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Adding value to spanish exports


27 DE mayo DE 2013

Campofrío, trapped in the consumer spending crisis

Carmen Llorente

"It's a real battle to sell a kilo in Spain", said Ignacio González, Chief Executive Officer of Campofrío Spain, at the end of last year. He painted a dreary picture with Christmas around the corner, traditionally the time of the year when consumer spending peaks. Fortunately, the company was able to offset difficulties in Spain with a good international performance, ending 2012 with revenues of 1.918 billion euros, up 5% year-on-year. But the company's problems only got worse in 2013: the consumer spending crisis in Spain has intensified, and the company (a leader in processed meat products) has to step up sales not only in Spain, but also in its main foreign markets. The anti-spending fever has spread throughout southern Europe and into France; as a result, Campofrío Food Group ended the first quarter of 2013 with losses of 4.1 million euros and a 1.4% slide in sales.

"We believe that Campofrío's operating profit will remain under pressure due to high production costs and depressed consumer demand in its main markets, including Spain, France, Italy and Portugal", announced Standard & Poor's, in view of the company's 1Q13 performance. The rating agency downgraded the company's credit rating, from BB- to B, and gave a sober outlook for 2013 and 2014, when it will be "unlikely that the company will register positive growth or improve its operating margins".

Higher commodities prices, anemic consumer spending, a years-long and taxing price war among large distributors, constant growth in private labels in the most economically depressed European countries... The Spanish multinational has too many forces working against it. Campofrío, founded in Burgos in the 1950s, has spent the last few years cutting costs, closing plants and improving efficiency, like other food companies. But unlike much of the consumer goods sector, the company (which owns Navidul and Oscar Mayer) has decided to inject a healthy dose of creativity into new advertising campaigns. While much of the industry has slashed investment in advertising and marketing as a result of the crisis and slumping profit and revenues, company leaders Pedro Ballvé and Robert A. Sharpe II are working tirelessly to capture the attention of depressed consumers.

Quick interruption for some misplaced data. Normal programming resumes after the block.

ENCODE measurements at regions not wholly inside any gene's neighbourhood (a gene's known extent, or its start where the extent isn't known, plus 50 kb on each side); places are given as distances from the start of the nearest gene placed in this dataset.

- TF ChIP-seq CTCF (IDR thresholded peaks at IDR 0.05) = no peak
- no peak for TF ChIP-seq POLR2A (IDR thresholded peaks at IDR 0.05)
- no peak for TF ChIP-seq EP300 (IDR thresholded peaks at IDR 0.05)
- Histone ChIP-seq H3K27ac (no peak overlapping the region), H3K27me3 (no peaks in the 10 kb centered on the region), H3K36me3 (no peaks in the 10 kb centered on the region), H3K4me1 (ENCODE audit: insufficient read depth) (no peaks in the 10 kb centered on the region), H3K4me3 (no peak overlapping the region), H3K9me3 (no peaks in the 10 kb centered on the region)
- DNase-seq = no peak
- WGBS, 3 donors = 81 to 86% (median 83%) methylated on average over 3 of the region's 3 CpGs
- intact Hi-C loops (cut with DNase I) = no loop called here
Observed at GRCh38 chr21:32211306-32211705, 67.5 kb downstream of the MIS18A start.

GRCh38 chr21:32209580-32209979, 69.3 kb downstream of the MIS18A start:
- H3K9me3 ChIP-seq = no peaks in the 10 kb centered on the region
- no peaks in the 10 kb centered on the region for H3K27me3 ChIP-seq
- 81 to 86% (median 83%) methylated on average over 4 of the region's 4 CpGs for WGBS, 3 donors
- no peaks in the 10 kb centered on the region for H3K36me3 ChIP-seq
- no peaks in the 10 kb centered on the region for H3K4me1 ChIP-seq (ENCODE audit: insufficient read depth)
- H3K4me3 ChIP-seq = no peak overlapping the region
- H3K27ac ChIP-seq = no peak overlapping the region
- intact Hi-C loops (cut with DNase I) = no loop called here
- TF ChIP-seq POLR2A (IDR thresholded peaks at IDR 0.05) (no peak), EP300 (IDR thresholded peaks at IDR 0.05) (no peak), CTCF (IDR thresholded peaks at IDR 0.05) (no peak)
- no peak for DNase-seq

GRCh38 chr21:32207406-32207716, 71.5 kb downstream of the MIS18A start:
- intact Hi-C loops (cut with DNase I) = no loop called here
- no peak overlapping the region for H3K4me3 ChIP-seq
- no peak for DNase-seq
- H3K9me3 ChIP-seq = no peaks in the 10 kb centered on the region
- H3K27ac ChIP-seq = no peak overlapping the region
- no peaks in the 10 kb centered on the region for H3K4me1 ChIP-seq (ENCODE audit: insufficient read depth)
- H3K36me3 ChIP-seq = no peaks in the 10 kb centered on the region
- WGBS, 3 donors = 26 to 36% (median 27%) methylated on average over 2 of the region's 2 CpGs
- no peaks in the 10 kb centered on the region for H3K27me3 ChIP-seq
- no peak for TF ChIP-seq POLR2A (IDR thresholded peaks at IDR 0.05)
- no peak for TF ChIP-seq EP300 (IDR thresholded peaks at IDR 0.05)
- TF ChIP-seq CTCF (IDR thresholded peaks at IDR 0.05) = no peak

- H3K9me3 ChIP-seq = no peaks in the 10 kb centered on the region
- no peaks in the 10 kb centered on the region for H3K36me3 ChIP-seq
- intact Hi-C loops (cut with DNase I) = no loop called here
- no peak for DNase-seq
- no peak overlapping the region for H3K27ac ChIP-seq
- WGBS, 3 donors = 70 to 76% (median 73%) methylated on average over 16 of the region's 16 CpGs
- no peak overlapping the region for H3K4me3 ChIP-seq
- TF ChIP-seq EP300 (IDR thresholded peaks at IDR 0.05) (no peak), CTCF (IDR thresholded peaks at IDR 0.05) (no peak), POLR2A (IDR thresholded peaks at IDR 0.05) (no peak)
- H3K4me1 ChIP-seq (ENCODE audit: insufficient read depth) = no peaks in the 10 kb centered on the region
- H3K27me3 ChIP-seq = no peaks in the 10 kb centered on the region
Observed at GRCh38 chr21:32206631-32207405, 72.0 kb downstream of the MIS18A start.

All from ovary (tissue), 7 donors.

Although product sales in Spain have declined, the company's advertising campaigns have strengthened brand awareness. Campofrío—along with Danone, Nestlé and Leche Pascual—is one of the top-ranking food companies in terms of corporate reputation, according to the latest report by Key Audience Research.

It is now more difficult than ever for Campofrío to sell its hams and sausages, but it has won several awards for its brilliant advertising and marketing campaigns. The company has cleverly converted the crisis into its marketing strategy, and has also leveraged new tools, like the internet and social media (an area in which most Spanish food companies still lack experience).

"Ballvé strongly believes in marketing and advertising and especially in investing in publicity in times of crisis", says a company manager. Campofrío is committed to new, innovative products: sales of snacks rocketed by 21% in the first quarter, and health-related products by 25%.